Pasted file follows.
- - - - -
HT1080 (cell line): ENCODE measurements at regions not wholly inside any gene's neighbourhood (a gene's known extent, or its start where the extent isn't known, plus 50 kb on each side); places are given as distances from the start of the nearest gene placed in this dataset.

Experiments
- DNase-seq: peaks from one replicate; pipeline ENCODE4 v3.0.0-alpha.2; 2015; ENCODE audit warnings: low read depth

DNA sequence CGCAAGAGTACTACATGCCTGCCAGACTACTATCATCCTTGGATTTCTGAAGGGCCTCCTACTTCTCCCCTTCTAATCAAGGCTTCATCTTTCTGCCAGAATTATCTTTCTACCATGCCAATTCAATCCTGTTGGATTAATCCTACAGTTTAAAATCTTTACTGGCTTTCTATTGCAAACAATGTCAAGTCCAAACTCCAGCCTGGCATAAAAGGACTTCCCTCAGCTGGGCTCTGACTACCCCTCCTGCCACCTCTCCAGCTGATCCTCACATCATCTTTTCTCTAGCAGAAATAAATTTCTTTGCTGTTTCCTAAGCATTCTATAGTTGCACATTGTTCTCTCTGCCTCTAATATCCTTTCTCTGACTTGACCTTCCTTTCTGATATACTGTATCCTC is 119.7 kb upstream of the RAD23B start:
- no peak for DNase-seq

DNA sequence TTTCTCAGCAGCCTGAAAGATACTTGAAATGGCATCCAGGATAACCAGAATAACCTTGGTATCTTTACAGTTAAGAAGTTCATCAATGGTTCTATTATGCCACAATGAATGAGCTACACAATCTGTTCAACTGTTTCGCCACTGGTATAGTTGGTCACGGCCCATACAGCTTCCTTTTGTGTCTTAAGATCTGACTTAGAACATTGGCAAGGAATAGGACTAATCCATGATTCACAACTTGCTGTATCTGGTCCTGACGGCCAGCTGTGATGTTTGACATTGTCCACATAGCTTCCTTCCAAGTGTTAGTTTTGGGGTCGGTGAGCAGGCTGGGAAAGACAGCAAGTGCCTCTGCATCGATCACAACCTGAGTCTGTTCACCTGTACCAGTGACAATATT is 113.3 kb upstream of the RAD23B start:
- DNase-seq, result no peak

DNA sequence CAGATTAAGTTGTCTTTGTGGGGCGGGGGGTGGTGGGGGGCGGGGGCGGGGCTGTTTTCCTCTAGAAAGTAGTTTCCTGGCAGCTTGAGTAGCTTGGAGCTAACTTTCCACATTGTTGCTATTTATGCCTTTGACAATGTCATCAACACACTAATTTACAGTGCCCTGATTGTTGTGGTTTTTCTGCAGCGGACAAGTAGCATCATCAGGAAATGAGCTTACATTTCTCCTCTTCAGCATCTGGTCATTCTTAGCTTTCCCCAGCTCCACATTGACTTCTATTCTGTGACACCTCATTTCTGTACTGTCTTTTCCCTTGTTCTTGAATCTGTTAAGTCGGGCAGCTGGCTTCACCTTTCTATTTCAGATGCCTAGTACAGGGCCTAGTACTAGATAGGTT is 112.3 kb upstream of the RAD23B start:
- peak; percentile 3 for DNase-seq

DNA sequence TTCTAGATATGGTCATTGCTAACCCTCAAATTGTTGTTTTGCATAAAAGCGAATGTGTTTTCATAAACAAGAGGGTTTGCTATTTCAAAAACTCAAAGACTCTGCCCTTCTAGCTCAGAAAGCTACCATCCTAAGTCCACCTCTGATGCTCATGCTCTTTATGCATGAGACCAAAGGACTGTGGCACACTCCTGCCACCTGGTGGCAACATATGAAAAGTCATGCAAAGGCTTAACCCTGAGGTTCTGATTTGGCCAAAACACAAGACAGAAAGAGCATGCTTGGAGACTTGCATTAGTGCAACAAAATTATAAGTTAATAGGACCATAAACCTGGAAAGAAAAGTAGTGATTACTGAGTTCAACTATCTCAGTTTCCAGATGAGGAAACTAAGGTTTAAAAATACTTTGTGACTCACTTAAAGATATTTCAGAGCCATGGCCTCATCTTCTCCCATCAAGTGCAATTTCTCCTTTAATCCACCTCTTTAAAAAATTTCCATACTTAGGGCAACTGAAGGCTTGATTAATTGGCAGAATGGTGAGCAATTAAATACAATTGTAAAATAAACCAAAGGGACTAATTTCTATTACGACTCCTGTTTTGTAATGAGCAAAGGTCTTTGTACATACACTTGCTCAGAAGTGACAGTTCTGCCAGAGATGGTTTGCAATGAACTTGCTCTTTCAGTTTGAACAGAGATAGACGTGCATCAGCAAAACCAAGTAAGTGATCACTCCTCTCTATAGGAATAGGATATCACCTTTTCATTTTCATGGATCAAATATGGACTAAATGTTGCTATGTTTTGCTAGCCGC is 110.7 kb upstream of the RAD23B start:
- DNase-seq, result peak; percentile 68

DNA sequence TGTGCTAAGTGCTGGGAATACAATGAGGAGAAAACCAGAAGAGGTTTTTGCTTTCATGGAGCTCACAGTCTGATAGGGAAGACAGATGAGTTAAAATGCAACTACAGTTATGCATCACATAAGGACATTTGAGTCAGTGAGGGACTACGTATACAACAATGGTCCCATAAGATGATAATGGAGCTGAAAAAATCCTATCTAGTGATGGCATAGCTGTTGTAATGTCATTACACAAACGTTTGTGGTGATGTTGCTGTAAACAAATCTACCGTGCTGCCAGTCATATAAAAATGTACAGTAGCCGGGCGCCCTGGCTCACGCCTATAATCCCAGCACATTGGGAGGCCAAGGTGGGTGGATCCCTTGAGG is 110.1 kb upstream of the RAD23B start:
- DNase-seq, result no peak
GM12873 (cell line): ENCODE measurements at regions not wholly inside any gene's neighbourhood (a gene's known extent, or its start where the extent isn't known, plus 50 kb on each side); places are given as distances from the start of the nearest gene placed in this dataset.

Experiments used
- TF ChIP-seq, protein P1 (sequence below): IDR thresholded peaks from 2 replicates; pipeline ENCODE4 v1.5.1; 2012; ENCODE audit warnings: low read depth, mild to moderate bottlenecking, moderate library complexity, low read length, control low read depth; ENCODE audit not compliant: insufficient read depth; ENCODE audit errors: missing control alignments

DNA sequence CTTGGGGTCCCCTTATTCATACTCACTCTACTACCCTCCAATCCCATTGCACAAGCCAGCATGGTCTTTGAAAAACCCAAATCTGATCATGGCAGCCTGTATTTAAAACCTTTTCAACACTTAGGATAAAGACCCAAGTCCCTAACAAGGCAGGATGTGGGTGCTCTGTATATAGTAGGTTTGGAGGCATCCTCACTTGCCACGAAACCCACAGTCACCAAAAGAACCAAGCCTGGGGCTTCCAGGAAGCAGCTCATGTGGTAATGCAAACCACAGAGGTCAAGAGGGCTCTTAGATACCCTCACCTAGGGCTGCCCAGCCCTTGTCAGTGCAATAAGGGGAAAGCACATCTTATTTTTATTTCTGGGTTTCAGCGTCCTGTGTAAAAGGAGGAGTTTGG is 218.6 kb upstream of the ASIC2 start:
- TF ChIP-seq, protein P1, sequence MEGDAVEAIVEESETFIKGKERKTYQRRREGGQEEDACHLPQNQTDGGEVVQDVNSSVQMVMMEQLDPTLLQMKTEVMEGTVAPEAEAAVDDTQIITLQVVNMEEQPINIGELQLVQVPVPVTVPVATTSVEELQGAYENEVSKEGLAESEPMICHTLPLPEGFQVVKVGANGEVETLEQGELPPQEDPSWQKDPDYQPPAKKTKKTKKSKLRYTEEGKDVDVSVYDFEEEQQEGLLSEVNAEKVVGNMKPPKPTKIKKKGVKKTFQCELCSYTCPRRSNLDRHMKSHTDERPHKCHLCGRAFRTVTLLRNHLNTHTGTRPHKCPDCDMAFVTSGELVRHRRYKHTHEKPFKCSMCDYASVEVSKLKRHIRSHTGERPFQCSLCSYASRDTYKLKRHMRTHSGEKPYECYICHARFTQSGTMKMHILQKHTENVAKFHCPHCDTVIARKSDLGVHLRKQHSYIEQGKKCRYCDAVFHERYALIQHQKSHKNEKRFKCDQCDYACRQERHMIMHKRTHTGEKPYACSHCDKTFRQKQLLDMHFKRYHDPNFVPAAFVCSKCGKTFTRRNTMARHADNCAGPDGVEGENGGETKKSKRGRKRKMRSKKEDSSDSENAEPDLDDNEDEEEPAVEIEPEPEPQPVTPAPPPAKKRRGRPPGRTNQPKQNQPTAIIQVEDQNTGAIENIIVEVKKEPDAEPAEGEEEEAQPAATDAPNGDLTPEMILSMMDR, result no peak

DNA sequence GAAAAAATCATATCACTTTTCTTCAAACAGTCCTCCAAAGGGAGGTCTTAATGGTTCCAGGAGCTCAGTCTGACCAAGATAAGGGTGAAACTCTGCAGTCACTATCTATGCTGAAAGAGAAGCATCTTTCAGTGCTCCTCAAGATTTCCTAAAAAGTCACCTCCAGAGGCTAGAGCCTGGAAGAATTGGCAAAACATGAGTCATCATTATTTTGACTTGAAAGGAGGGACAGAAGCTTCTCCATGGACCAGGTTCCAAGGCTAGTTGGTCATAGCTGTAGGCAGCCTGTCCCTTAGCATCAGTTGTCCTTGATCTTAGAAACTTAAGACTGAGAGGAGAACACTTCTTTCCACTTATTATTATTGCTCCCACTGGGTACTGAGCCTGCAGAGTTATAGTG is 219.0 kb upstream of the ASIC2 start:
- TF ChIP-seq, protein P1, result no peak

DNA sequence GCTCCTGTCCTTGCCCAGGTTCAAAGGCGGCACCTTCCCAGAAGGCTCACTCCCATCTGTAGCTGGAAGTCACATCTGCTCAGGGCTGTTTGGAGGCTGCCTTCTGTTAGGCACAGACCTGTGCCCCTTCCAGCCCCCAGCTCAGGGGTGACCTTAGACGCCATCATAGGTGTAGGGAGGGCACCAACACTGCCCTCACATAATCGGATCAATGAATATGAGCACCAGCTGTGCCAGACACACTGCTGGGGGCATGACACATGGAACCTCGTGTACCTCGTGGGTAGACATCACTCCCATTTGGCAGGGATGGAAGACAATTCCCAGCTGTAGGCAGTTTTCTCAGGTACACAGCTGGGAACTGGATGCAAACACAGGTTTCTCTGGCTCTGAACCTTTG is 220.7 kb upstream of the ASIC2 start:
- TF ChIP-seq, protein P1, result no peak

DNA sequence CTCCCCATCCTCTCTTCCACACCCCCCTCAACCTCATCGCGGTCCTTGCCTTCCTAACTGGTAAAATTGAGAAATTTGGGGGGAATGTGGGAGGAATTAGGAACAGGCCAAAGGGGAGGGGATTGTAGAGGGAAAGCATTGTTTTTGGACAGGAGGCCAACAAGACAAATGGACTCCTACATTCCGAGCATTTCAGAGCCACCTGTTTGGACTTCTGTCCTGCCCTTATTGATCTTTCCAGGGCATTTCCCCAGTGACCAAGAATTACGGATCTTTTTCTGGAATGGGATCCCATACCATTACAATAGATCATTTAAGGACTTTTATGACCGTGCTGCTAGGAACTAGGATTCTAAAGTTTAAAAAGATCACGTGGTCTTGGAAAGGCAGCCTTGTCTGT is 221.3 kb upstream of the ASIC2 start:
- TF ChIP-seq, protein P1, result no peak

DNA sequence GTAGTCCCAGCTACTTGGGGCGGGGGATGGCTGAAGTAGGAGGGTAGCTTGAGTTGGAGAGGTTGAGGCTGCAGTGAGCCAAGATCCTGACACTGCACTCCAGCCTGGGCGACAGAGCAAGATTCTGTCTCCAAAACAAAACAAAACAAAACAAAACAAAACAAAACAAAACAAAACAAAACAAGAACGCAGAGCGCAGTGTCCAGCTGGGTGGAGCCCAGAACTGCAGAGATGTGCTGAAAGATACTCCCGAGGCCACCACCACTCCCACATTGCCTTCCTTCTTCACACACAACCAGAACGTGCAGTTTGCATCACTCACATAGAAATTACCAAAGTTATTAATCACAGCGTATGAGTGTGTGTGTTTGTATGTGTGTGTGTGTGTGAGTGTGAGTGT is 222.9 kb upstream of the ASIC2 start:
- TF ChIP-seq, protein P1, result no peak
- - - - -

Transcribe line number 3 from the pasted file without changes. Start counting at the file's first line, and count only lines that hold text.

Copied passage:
- DNase-seq: peaks from one replicate; pipeline ENCODE4 v3.0.0-alpha.2; 2015; ENCODE audit warnings: low read depth